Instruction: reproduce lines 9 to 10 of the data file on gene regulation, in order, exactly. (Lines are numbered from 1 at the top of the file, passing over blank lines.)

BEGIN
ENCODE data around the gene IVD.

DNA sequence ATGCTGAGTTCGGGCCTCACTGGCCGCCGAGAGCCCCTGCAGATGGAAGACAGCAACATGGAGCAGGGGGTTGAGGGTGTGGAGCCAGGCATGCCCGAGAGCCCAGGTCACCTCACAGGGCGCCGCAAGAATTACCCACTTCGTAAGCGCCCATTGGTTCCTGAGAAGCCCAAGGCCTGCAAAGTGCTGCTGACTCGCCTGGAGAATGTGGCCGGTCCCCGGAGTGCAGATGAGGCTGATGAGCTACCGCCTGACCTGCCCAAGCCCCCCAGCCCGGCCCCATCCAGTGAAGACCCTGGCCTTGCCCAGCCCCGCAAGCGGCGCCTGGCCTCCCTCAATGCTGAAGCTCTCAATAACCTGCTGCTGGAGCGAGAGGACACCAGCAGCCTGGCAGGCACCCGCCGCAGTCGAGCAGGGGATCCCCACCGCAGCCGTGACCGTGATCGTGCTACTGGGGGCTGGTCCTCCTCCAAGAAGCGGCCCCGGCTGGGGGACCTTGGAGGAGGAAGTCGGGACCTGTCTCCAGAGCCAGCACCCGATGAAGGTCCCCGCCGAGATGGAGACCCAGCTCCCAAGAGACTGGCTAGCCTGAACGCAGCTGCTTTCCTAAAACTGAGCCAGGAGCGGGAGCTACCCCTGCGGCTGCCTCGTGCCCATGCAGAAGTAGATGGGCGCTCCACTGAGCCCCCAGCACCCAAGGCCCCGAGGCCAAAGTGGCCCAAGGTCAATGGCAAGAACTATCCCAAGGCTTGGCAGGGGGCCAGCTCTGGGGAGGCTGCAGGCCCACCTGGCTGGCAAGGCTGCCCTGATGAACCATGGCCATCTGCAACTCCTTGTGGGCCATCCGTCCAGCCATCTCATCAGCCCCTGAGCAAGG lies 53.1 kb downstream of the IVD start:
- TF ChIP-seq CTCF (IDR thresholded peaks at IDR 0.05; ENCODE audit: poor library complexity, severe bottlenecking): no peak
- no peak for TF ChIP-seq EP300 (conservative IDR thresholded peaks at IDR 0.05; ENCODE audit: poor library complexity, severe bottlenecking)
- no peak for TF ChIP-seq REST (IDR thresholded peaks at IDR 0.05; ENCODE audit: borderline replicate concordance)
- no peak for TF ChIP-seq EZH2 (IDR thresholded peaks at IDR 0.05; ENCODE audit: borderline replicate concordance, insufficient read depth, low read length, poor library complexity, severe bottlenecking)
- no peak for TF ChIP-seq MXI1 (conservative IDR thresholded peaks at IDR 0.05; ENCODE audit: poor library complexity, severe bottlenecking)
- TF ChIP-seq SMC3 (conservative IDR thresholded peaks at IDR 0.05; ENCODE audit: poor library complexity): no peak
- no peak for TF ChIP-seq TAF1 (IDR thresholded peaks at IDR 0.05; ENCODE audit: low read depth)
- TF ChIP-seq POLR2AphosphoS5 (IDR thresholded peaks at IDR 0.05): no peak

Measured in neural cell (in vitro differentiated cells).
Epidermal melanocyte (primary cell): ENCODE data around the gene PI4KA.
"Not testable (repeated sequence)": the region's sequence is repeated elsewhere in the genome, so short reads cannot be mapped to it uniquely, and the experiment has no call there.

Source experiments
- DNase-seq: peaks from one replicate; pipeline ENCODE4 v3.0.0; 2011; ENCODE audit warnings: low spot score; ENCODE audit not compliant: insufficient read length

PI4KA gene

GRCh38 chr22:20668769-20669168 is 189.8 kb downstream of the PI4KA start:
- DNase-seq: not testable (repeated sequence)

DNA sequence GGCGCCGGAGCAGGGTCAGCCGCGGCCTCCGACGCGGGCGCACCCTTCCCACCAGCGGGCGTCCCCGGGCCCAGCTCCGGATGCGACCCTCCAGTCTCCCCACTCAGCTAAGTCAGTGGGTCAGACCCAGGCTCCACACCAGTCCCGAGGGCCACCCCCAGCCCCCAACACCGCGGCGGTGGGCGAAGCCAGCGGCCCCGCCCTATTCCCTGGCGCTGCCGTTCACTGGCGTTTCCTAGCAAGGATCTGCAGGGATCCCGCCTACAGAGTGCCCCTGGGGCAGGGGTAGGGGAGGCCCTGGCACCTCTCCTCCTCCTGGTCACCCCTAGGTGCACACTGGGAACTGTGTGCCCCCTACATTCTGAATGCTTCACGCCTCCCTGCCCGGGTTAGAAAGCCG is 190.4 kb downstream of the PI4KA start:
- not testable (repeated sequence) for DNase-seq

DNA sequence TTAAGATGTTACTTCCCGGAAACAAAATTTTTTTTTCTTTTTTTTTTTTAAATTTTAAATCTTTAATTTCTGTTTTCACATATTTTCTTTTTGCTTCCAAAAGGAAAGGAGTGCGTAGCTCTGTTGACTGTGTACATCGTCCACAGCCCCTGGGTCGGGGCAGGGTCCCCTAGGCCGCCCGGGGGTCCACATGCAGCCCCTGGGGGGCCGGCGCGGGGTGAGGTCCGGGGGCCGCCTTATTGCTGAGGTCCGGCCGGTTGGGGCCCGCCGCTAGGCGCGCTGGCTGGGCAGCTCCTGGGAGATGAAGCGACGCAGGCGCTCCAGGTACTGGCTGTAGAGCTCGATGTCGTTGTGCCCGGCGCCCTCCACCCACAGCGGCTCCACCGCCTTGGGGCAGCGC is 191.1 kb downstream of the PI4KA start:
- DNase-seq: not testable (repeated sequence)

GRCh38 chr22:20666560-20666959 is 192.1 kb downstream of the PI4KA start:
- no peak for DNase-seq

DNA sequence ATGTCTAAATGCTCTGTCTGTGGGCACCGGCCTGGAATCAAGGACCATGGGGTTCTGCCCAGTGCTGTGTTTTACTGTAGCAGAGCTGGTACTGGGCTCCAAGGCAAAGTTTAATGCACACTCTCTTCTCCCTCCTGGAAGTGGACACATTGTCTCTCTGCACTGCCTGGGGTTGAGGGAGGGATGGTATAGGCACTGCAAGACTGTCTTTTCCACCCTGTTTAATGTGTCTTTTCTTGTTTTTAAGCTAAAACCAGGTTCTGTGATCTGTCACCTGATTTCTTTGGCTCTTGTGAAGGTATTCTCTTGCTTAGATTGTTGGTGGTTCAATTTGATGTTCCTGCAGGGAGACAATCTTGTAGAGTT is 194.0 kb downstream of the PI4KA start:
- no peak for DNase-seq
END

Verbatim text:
- no peak for TF ChIP-seq TAF1 (IDR thresholded peaks at IDR 0.05; ENCODE audit: low read depth)
- TF ChIP-seq POLR2AphosphoS5 (IDR thresholded peaks at IDR 0.05): no peak